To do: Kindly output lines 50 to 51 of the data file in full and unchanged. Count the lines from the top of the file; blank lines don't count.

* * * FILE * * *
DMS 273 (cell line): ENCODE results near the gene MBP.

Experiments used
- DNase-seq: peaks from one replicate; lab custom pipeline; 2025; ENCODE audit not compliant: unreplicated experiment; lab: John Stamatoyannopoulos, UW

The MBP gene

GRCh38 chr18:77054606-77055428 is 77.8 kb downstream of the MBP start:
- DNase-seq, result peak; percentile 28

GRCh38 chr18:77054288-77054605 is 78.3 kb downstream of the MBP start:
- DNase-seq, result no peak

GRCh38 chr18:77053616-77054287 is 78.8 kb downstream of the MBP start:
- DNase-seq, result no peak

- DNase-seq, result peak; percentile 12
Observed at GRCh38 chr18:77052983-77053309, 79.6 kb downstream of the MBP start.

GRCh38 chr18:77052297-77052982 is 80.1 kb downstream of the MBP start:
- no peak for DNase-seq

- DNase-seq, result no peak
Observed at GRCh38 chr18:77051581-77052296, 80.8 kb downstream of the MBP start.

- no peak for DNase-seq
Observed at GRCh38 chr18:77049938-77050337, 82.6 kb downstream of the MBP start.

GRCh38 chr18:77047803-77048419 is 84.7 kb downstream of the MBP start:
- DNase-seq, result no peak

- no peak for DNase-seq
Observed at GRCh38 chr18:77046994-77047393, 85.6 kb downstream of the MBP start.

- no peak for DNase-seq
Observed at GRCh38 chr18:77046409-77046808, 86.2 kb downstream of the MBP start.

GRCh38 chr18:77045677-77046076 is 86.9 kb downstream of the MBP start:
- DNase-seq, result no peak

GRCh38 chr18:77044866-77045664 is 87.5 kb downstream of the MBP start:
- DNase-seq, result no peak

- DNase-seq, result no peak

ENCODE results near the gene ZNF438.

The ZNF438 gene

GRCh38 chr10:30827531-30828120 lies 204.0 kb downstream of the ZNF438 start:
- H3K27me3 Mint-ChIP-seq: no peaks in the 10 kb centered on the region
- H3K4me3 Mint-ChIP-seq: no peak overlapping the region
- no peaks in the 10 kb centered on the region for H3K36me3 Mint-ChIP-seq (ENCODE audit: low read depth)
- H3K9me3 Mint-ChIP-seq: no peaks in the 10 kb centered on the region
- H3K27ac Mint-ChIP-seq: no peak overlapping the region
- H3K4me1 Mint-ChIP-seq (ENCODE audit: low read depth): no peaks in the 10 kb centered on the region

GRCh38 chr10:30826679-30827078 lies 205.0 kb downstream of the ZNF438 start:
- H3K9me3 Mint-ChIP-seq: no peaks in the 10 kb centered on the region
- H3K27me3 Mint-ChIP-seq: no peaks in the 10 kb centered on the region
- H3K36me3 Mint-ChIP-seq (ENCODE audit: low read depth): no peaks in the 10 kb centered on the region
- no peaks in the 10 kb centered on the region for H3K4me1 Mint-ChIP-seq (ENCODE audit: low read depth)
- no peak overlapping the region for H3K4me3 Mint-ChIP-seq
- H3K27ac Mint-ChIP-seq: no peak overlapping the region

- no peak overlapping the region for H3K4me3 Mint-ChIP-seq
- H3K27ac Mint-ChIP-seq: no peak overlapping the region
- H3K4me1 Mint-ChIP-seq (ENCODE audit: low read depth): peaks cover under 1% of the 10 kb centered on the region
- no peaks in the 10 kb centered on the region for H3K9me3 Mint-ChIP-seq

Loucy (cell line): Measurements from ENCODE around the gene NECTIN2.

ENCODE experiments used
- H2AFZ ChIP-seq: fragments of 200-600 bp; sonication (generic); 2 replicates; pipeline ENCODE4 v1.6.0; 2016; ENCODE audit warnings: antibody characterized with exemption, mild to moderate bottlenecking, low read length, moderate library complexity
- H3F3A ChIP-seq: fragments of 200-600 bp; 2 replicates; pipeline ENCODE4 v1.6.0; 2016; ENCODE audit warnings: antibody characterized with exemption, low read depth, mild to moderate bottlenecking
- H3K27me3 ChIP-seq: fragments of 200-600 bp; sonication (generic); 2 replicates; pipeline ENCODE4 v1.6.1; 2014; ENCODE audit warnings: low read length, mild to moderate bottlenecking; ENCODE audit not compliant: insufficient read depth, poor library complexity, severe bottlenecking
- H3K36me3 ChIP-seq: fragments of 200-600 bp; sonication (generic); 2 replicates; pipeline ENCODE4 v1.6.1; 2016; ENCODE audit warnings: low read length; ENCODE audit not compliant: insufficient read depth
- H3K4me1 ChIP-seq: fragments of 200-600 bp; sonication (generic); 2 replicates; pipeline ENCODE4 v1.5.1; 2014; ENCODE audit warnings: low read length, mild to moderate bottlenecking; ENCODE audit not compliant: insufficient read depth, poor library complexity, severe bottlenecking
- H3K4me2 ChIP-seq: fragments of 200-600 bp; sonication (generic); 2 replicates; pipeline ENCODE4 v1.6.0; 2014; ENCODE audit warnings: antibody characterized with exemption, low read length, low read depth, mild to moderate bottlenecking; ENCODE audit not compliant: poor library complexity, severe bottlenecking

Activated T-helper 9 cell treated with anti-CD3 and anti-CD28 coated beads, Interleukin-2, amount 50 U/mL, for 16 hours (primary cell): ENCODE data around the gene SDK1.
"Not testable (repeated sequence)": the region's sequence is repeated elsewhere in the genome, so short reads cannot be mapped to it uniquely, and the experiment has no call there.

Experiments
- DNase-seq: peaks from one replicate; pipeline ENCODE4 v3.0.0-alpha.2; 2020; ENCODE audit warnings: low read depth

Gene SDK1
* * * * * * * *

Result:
Loucy (cell line): Measurements from ENCODE around the gene NECTIN2.

ENCODE experiments used